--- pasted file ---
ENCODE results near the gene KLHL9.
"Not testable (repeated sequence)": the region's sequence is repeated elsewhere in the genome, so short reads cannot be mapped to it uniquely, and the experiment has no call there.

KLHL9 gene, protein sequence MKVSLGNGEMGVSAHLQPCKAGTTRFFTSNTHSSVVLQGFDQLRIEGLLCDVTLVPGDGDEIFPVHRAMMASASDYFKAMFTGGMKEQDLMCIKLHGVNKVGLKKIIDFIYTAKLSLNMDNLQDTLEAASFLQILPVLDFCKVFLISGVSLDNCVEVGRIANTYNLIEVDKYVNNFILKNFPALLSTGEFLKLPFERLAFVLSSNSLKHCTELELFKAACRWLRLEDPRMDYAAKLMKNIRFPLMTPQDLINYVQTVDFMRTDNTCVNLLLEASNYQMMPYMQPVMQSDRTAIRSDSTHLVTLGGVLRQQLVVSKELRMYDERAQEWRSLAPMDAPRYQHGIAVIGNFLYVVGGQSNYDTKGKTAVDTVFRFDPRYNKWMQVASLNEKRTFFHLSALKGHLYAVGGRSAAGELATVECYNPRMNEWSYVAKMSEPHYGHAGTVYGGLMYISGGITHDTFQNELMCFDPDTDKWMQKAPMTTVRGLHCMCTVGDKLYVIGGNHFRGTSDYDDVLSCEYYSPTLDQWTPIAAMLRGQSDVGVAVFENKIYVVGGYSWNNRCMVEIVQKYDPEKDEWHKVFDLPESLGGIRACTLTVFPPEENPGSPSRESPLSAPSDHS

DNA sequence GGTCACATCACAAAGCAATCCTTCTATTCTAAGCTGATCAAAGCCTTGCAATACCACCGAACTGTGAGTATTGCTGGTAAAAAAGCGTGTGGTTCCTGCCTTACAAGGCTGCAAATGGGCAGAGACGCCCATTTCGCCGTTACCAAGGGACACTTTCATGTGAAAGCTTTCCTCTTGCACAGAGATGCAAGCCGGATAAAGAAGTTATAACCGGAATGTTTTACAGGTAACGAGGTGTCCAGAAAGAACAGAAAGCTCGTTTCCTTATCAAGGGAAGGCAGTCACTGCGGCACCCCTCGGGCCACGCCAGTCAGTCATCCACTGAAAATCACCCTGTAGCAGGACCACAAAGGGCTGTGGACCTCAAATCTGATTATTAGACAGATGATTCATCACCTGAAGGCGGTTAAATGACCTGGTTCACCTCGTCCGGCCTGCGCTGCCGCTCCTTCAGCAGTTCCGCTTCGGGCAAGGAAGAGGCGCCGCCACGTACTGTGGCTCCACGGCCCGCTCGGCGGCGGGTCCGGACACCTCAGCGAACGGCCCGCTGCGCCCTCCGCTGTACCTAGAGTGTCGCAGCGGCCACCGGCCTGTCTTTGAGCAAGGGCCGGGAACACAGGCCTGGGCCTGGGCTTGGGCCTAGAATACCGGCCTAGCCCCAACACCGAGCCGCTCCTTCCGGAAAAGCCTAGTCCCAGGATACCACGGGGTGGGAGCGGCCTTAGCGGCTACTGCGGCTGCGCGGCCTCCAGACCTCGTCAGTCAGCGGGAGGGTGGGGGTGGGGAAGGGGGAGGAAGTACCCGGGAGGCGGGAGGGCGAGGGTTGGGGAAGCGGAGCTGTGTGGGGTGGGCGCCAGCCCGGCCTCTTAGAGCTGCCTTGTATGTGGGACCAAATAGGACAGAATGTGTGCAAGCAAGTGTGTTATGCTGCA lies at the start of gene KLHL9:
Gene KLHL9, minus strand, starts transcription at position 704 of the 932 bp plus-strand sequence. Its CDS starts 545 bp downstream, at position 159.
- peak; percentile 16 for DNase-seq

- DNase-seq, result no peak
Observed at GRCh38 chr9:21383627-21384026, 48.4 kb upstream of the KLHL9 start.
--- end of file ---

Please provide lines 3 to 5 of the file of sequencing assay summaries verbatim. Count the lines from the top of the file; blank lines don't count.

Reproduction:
KLHL9 gene, protein sequence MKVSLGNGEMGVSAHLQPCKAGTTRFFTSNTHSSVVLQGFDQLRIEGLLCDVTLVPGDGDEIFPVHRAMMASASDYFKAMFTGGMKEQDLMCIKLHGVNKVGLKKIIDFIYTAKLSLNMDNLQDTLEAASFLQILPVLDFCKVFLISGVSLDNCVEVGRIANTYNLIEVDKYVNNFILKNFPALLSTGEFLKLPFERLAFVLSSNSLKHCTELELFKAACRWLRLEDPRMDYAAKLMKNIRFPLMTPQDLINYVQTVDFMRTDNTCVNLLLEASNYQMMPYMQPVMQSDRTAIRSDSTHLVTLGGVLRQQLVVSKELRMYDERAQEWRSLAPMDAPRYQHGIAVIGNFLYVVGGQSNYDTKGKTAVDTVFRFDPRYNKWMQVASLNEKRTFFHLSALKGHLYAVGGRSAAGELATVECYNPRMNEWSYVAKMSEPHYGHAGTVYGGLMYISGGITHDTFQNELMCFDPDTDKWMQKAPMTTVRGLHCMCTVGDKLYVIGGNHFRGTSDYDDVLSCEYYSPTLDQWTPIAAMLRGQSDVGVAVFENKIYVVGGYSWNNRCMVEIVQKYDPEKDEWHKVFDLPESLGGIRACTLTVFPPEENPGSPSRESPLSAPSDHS

DNA sequence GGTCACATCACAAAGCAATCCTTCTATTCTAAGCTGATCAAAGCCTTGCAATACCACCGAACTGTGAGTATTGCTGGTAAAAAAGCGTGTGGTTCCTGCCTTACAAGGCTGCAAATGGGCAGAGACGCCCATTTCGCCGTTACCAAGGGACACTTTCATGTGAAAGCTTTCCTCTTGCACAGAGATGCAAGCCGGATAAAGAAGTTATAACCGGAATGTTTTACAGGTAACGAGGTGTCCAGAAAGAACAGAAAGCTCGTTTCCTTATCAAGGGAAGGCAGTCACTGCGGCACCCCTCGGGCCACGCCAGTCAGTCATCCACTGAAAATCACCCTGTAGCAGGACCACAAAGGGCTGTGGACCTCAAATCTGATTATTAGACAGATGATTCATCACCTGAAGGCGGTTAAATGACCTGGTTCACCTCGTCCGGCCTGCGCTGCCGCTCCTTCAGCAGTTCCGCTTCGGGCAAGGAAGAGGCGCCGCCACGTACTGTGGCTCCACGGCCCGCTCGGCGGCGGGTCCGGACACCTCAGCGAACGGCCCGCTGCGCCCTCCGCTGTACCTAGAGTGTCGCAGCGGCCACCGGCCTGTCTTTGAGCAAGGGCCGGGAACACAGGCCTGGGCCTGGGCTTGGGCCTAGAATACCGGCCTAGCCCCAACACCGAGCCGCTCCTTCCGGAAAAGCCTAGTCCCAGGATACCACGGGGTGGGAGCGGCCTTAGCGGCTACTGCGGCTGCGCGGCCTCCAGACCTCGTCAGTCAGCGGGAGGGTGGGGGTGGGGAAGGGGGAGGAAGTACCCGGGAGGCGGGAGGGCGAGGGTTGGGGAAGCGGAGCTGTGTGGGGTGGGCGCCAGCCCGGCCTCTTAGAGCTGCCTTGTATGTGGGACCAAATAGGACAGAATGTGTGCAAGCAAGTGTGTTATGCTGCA lies at the start of gene KLHL9:
Gene KLHL9, minus strand, starts transcription at position 704 of the 932 bp plus-strand sequence. Its CDS starts 545 bp downstream, at position 159.